‘Had I known of the actual horrors of the German concentration camps, I could not have made fun of the homicidal insanity of the Nazis.’ So wrote Charlie Chaplin, some two decades after his Great Dictator tickled the war torn millions of Europe and America. A further half century on, it’s hard to imagine that Taika Waititi will ever decree regret for Jojo Rabbit. If anything, the New Zealander is more likely to wind up wishing this deliriously flippant, self-proclaimed ‘anti-hate satire’ were more politically incorrect. And yet, if the brio of the film’s first half proves unsustainable across Waititi’s full script, such a decline barely detracts from the funniest film of the year bar none.
The complaints of culturally sensitive critics that Jojo Rabbit is satirically blunt and crass in its handling of dark contexts is hard to fault. It’s a matter of taste. By equal measure, it is entirely reasonable to applaud the film’s delicate deliverance of a child’s eye view of internal conflict, played out within heightened tonal and visual excess. It is not, after all, the average coming of age comedy that sets itself in Berlin and the winter of Hitler’s Third Reich. For that matter, on the subject of said tached dictator, it’s a rarer film still that has the audacity to frame Adolf as the buffoonish imaginary friend of its lead. Even Mel Brooks aimed his mockery through the guise of camp acting. To that end, Jojo Rabbit bears all the hallmarks of a film that’s existence very much owes a debt to the bigger budget success of its director’s wild imagination. Without Thor, it seems unlikely that the genius behind Boy and The Hunt for the Wilderpeople would have enjoyed such unquestioning financial support from Fox and, latterly, Disney.
It is Waititi himself, complete with horrific contact lenses, oversized uniform and iconic black smudge on his upper lip, who galvanises the film’s infantile recapitulation of Hitler. Summoned into pseudo reality by fanatical junior Nazi Johannes “Jojo” Betzler (an astounding Roman Griffin Davis), Waititi’s Adolf proffers poor advice, cigarettes and self-pity. Whilst the hilarity of the dizzying poor taste of it all can power the narrative for only so long, it is a credit to Waititi’s evident performative talent that his slapstick shtick never fails to amuse. Prior to a delicious final send off, Hitler highlights here include Waititi’s rogue forest flailing, swimming pool bathing suit and daft dialogic pattering: ‘you’re the bestest most loyal Nazi I’ve ever met’. It is certainly never too hard to forget that this is not the Hitler of history but that born of the mind of a boy self-described as being ‘massively into swastikas’. Thus, ‘hail me’ is quickly rendered the new high five.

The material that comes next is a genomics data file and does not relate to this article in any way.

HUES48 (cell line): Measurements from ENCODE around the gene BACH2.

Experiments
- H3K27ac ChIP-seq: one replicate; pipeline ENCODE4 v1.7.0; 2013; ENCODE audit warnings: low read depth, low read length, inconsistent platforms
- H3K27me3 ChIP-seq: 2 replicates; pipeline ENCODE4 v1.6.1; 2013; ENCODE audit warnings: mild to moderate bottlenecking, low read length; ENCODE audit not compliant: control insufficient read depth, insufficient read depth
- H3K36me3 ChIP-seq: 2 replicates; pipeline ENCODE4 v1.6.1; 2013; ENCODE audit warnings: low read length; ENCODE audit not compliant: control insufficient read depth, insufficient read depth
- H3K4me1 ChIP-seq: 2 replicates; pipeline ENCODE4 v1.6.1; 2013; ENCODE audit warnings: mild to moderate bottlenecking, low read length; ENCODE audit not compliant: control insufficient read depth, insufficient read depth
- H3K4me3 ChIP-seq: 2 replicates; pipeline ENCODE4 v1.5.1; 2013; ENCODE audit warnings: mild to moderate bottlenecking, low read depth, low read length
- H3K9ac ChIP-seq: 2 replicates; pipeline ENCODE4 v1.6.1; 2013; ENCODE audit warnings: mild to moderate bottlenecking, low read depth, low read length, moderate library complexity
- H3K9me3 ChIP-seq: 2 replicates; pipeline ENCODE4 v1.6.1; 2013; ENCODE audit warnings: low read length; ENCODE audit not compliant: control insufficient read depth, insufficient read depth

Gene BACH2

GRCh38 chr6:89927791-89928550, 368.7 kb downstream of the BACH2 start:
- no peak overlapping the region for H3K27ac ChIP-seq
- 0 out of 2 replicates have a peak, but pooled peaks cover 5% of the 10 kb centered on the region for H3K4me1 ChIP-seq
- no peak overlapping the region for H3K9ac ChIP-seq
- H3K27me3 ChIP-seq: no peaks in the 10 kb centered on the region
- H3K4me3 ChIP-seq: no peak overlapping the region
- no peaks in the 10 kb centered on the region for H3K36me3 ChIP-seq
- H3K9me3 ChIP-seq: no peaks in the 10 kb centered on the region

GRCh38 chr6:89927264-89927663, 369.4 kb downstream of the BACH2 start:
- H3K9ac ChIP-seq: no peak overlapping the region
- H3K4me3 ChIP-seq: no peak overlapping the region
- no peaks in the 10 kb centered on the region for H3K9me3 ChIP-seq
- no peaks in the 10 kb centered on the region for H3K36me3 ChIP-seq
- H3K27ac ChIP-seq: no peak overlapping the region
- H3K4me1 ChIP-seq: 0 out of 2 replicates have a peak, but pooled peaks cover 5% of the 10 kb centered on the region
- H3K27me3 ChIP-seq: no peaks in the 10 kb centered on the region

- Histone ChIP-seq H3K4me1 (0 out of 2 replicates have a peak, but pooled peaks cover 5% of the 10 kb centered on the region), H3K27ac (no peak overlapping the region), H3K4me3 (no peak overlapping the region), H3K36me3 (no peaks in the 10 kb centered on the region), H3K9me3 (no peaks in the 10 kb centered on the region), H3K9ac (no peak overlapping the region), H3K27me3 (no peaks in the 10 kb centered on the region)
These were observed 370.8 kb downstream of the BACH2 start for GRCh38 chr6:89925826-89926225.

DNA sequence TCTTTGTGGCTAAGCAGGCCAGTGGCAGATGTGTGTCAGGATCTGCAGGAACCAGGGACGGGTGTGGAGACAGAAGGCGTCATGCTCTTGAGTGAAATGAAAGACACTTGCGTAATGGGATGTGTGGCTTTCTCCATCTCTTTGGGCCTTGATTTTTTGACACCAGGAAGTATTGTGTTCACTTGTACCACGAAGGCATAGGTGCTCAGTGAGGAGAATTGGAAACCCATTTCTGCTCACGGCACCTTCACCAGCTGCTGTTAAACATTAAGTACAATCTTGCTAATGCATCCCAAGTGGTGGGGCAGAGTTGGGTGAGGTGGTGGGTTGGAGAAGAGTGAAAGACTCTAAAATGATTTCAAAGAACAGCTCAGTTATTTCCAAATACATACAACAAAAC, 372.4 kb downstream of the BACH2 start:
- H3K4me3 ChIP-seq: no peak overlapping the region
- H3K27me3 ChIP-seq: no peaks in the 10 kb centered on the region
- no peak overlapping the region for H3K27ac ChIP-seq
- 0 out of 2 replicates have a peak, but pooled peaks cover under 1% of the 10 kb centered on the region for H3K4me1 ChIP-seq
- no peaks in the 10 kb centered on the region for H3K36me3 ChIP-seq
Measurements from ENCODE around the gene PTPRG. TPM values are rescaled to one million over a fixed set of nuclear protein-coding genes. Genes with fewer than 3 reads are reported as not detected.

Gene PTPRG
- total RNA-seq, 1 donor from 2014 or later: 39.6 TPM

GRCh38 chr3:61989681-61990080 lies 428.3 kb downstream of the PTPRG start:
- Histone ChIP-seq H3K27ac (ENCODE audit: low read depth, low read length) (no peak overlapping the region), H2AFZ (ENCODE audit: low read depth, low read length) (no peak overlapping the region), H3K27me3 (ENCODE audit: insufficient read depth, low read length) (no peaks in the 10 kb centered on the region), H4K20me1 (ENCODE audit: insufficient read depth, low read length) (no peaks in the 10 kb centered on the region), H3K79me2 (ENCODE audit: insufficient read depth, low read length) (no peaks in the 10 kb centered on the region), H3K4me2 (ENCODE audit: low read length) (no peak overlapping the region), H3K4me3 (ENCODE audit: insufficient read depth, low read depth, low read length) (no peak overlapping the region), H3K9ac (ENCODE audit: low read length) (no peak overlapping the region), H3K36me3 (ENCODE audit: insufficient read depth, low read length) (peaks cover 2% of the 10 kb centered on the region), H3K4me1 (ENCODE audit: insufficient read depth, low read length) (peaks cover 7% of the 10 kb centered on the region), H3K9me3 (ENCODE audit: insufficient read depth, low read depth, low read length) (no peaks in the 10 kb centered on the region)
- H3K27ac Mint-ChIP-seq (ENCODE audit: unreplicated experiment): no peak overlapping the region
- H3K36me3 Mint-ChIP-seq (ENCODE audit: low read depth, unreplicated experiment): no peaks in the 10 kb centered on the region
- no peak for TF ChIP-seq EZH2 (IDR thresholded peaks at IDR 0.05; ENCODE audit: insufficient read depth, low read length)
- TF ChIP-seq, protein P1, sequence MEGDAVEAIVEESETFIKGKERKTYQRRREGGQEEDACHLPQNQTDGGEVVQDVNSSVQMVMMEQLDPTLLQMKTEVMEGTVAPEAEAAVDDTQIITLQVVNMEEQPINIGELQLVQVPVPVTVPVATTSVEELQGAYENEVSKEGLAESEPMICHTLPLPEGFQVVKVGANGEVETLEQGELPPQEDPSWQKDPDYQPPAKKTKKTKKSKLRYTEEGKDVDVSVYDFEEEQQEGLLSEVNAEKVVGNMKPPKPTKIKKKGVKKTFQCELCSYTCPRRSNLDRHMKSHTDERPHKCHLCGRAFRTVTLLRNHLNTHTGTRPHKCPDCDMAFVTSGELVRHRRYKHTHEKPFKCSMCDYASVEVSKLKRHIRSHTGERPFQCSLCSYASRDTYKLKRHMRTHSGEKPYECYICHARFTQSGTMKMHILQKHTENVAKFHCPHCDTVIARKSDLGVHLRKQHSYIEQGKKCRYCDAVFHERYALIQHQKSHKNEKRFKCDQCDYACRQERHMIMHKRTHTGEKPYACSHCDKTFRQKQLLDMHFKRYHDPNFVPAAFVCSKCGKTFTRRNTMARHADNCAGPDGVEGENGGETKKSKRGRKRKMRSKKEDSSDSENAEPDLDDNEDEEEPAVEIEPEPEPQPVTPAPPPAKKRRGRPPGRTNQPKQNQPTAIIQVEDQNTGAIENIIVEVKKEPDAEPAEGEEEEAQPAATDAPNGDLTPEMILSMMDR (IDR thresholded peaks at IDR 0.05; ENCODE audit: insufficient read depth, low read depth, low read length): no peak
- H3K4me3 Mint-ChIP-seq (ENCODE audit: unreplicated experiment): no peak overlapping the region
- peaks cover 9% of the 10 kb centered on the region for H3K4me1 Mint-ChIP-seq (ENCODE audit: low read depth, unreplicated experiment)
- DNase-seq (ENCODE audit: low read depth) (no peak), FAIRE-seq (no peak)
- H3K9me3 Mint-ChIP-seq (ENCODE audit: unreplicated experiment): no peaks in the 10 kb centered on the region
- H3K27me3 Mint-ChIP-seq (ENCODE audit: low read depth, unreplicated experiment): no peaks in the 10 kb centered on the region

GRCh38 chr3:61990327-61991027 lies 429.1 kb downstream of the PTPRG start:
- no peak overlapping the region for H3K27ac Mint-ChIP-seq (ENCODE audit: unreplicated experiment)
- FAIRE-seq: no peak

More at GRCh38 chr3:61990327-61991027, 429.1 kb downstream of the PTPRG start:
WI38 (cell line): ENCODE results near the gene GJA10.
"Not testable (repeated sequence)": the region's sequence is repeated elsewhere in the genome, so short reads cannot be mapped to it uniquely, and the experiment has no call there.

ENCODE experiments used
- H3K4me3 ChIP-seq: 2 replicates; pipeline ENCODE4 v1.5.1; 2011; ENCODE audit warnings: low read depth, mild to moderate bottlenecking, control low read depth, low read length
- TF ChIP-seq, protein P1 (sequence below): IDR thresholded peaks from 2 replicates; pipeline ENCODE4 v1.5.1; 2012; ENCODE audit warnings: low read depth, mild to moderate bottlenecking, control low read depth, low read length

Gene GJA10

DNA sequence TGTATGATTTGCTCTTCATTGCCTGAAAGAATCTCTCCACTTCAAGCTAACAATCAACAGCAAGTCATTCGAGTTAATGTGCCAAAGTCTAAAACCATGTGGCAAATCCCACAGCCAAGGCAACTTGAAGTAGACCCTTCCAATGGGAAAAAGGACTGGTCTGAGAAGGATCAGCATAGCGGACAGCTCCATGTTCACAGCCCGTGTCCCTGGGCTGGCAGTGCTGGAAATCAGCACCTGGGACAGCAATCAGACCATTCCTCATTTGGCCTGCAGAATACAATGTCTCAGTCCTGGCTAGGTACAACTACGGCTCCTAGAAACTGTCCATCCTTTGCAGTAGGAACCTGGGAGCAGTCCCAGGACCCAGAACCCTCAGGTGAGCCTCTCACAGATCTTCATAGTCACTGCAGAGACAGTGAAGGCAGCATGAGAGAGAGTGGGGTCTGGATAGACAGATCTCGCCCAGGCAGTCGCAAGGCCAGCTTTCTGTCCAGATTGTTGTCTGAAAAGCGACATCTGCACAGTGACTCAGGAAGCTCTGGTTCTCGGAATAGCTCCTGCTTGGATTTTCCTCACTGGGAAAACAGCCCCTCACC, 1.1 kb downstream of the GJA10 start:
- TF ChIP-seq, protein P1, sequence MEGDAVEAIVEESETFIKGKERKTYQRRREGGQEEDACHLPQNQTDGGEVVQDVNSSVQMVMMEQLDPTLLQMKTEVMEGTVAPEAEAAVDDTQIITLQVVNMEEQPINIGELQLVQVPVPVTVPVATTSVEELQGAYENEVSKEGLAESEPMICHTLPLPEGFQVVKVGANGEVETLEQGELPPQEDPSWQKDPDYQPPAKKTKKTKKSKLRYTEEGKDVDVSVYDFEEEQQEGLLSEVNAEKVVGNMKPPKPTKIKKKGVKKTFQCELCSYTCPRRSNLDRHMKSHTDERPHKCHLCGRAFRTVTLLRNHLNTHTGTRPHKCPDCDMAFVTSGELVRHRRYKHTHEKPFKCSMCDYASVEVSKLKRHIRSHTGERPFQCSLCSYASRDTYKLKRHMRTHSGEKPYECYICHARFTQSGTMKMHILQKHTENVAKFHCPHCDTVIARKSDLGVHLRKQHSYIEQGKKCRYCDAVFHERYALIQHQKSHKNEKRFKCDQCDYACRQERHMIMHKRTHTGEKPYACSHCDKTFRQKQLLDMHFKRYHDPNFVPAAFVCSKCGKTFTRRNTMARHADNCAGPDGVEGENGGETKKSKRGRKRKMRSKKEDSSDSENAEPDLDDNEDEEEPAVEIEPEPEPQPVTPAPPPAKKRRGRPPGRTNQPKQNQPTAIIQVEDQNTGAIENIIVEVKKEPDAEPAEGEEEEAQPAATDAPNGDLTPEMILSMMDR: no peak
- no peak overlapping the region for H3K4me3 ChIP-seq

Peculiarly, the novel from which Waititi claims inspiration bares precious little resemblance to the film he has produced. Christine Leunens’ Caging Skies is, perhaps most significantly, not actually supposed to be funny. Such dour origins for Jojo Rabbit become clearer only upon the arrival into Jojo’s life of Thomasin McKenzie’s Jewish hideaway Elsa. When Jojo inadvertently blows himself up with a badly aimed hand grenade, he is demoted from the local Hitler Youth to local bob a job. Unbeknownst to him, Jojo’s mother (Scarlett Johansson – excellent) counters his work with support for the German resistance. This includes hiding Elsa, who reminds her of lost daughter Inge, in her own home. The encounter proves enlightening for blinkered Jojo – ‘where are your horns?’ – and is integral to the film’s shift toward darker terrains. In many ways, Jojo Rabbit is best compared to some composite union of The Boy in the Striped Pyjamas and last year’s Death of Stalin. Strong pedigree indeed.
While there is no faulting the film’s comic credentials – supporting stars Rebel Wilson, Sam Rockwell and newcomer Archie Yates tickle ribs like their careers depend on it throughout – it is not without flaws. Waititi’s skilful navigation of tonal polarisation is impressive but leans too heavily on humour to allow his intended emotional wallops to truly resonate. A notable final act death is shocking but fails to devastate as one knows it ought to, whilst nods to the contextual impact of so traumatic a conflict are thrown away too easily. A more perfect version of the film would surely have embraced absurdity in its entirety and left melodrama to the likes of Where Hands Touch and Suite Français. Jojo Rabbit works best when its morality is left lurking beneath the obvious. These are the instances in which uncontrollable laughter subsides to a potent mix of guilt and horror. Or when the absolute conviction of Waititi’s child stars goes unquestioned. It’s funny but oh so incredibly dark.